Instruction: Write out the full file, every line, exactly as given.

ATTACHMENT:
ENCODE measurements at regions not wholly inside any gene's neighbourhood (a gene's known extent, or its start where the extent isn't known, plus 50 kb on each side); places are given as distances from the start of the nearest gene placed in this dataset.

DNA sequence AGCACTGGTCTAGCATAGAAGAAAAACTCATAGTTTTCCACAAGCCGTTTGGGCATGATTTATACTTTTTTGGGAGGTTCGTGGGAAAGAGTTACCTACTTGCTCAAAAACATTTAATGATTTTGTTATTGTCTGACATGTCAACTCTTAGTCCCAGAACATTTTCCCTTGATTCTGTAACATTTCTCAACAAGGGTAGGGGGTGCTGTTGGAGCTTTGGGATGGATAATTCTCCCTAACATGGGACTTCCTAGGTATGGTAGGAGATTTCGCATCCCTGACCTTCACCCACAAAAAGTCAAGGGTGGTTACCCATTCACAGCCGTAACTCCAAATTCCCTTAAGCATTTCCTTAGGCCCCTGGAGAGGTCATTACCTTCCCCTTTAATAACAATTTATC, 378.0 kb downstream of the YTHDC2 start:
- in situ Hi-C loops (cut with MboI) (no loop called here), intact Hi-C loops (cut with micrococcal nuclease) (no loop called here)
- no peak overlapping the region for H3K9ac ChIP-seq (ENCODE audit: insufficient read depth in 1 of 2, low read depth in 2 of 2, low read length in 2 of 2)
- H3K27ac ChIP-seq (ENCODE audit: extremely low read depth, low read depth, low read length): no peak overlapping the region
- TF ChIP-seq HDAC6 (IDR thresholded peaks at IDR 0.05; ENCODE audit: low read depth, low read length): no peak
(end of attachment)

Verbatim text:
ENCODE measurements at regions not wholly inside any gene's neighbourhood (a gene's known extent, or its start where the extent isn't known, plus 50 kb on each side); places are given as distances from the start of the nearest gene placed in this dataset.

DNA sequence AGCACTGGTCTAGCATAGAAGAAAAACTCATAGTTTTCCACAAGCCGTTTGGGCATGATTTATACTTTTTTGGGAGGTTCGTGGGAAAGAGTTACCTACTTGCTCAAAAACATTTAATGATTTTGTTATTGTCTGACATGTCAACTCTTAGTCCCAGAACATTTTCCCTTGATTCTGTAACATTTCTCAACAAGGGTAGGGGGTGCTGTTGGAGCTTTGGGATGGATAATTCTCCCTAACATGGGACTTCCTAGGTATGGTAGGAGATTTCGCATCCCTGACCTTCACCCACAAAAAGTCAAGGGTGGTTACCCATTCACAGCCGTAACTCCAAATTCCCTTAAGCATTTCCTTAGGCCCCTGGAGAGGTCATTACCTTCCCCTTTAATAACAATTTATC, 378.0 kb downstream of the YTHDC2 start:
- in situ Hi-C loops (cut with MboI) (no loop called here), intact Hi-C loops (cut with micrococcal nuclease) (no loop called here)
- no peak overlapping the region for H3K9ac ChIP-seq (ENCODE audit: insufficient read depth in 1 of 2, low read depth in 2 of 2, low read length in 2 of 2)
- H3K27ac ChIP-seq (ENCODE audit: extremely low read depth, low read depth, low read length): no peak overlapping the region
- TF ChIP-seq HDAC6 (IDR thresholded peaks at IDR 0.05; ENCODE audit: low read depth, low read length): no peak